Washington, 26 April 1999 (RFE/RL) - Ukrainian President Leonid Kuchma says his country's relationship with NATO is at a defining moment as a result of the situation in Kosovo.
Kuchma made the statement Saturday in Washington at the opening of a special alliance meeting on furthering Ukraine-NATO relations. Kuchma, NATO Secretary General Javier Solana and U.S. President Bill Clinton all made statements before entering a closed one-hour working session on NATO-Ukraine relations.
During his opening speech, Kuchma said he was appreciative the Ukraine and NATO relationship was moving forward. But he said the issue of Kosovo presented difficult problems that he intended to address during the session.
"The tragic events in Kosovo has forced us to rethink, practically, a post-confrontational security architecture of Europe. The issue of Kosovo is present in practically all discussions and meetings. We cannot avoid it in today's meeting, we cannot. And I expect our discussion will give all of us a new impulse to rethink today's realities. It will help to set new priorities and will give a new impulse to the development of relations between Ukraine and NATO."
However, NATO General Secretary Javier Solana did not mention Kosovo in his opening statement. Instead, he hailed Kuchma as an "old friend" who deserves much of the credit for the "successful" partnership between NATO and Ukraine. He called the relationship between NATO and Ukraine a "real two-way street."
"NATO gains from [the relationship] by having a strong cooperation partner for enhancing European security together. And Ukraine gains from it by finding a NATO that is a strong supporter of its independence, and a far-reaching program of political, economic and defense reform. The distinctive partnership between NATO and Ukraine provides all of us with a new model of cooperation. A model worthy of a new Europe we are building together."
But during his remarks to open the meeting, Clinton aid Ukraine's efforts in helping to solve the crisis in Kosovo were welcome. He called Ukraine a "nation critical to our vision of vision of a undivided, peaceful, democratic Europe."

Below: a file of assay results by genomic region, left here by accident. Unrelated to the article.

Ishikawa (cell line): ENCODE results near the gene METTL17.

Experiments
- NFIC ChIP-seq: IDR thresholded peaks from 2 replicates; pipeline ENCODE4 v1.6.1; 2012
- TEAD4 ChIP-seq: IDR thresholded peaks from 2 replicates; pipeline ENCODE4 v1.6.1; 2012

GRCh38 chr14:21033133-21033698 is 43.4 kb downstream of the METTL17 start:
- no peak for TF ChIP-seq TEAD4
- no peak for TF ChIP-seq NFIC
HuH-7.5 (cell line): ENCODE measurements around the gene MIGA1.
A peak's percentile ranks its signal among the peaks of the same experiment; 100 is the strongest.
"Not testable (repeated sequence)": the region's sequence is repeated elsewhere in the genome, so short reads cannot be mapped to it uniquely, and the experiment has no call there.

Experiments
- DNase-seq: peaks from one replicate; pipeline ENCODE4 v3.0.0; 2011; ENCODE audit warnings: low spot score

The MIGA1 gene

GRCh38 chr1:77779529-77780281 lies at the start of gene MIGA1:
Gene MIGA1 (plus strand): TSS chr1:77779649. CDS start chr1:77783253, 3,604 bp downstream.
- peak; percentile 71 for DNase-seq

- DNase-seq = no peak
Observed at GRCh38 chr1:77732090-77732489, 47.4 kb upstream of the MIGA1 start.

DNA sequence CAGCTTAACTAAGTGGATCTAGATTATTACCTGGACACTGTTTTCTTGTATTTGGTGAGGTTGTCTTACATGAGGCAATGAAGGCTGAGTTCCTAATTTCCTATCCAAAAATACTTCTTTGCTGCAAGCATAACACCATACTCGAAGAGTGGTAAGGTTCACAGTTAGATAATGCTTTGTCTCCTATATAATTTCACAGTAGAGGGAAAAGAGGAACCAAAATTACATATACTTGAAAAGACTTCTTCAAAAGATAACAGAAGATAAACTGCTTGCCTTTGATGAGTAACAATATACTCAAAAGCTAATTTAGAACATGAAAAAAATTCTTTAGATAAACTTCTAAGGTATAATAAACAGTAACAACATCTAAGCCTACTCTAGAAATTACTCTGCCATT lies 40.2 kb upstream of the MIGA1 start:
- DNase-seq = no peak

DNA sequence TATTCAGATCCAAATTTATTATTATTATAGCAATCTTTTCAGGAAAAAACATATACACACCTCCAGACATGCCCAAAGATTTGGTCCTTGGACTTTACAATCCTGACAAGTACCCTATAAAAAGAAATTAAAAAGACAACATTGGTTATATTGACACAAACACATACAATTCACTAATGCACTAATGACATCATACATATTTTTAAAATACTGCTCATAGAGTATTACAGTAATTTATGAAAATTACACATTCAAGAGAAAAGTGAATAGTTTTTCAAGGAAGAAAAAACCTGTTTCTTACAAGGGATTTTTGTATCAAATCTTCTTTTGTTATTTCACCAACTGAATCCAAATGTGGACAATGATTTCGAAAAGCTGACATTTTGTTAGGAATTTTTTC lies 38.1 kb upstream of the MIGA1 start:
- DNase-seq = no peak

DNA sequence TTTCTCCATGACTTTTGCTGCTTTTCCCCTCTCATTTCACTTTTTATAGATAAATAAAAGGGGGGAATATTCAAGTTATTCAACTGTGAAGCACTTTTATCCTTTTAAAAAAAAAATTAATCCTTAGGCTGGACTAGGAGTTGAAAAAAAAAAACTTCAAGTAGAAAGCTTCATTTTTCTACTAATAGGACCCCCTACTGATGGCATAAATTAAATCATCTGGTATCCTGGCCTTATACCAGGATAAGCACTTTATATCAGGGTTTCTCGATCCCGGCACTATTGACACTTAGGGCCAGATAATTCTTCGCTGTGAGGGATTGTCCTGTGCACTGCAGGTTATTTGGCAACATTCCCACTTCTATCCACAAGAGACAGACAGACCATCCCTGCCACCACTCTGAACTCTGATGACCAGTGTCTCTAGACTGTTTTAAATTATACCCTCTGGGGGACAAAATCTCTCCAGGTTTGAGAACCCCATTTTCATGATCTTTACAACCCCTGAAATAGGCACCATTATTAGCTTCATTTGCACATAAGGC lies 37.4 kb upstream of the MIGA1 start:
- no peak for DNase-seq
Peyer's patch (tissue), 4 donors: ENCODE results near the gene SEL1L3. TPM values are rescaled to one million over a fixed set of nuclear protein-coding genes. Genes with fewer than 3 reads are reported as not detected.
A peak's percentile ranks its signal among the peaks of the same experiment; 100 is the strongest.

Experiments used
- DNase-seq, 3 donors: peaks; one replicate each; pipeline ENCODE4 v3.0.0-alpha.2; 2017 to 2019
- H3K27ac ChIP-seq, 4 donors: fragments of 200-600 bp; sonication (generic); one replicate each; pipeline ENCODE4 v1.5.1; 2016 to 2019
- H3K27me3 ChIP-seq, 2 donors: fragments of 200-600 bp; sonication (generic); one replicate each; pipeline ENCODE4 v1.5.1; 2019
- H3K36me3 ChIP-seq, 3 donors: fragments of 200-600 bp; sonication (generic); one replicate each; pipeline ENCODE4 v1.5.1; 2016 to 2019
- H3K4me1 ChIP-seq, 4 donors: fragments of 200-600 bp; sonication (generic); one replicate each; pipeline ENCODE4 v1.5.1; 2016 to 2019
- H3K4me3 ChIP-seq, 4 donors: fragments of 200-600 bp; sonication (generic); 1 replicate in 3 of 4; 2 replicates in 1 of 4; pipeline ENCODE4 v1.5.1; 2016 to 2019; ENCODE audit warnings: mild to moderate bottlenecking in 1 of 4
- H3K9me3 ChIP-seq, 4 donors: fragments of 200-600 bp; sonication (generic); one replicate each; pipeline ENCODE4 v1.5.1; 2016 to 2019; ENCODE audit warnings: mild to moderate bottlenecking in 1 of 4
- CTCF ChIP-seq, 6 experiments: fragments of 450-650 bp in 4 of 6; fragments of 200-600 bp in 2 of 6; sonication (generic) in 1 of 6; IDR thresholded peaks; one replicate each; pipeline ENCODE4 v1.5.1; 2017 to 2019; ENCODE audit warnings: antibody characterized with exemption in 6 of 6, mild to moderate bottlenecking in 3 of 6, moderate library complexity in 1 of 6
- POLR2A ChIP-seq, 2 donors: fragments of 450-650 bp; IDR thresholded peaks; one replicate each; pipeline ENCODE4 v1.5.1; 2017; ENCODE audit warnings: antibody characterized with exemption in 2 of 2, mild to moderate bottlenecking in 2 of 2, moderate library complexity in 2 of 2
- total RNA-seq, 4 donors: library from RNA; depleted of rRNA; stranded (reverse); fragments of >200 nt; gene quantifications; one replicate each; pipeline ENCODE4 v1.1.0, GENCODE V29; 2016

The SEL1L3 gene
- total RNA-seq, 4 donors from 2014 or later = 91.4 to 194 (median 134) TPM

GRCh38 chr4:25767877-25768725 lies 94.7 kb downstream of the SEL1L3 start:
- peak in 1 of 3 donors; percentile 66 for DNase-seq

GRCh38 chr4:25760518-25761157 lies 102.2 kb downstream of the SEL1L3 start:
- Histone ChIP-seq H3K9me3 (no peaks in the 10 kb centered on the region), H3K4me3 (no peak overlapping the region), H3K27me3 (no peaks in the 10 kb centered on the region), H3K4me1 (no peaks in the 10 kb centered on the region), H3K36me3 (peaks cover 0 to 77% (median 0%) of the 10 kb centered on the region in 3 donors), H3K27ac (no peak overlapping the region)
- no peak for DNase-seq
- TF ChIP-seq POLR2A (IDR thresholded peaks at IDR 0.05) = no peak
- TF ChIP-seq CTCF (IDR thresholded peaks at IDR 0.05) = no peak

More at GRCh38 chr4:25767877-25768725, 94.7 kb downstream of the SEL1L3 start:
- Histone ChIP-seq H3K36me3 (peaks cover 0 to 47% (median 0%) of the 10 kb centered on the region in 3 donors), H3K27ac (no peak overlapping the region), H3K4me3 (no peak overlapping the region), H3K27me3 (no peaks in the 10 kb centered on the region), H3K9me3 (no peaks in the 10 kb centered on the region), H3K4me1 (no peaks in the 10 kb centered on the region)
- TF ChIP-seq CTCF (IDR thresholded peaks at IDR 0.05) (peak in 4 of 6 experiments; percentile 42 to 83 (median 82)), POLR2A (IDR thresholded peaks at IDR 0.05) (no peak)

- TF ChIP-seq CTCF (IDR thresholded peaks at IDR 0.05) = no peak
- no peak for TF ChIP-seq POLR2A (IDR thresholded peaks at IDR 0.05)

"I appreciate President Kuchma's efforts to persuade Mr. Milosevic to end his campaign against the Kosovar Albanians, so that the Kosovar people can come home with security and self-government."
Clinton said he was especially pleased that NATO and Ukraine had agreed to establish a training center in the Ukrainian city of Yavorove. He also said NATO members would continue to support Ukraine's efforts to reform its economy, deepen its democracy and advance the rule of law - all which are "vital" to Ukraine's security and the success of the partnership.
Clinton also said that when NATO acts to maintain peace and security in Europe, it will strive to do so with all its partners.
He said: "That is what we hope to do with Ukraine and other nations in Kosovo once peace is restored. We have taken many practical good steps toward realizing the promise of our partnership."
At a press conference after the meeting, Kuchma said discussions centered mostly on Kosovo and the peace initiatives put forth by Ukraine, especially one that called for an international presence in Kosovo without NATO members.
But when asked how his initiatives were received by NATO members, Kuchma said only that a solution would be "hard work not only for NATO and Ukraine, but for the United Nations as well."
Solana, however, answered more directly, saying that while he welcomed Ukraine's initiatives he could not see any other resolution to the situation in Kosovo that did not include a NATO military presence.
Solana said: "I cannot imagine mechanisms under which other countries, such as Russia, Ukraine and other countries, could compose an international force robust enough to guarantee what we want to guarantee."
Overall, Kuchma said he was satisfied with the session, adding he was certain his concerns on Kosovo had been heard and understood by NATO leaders.
In a communiqu issued by NATO, the alliance said both Ukraine and NATO support the effort to achieve a political settlement for Kosovo in which all Kosovars can live in security and peace.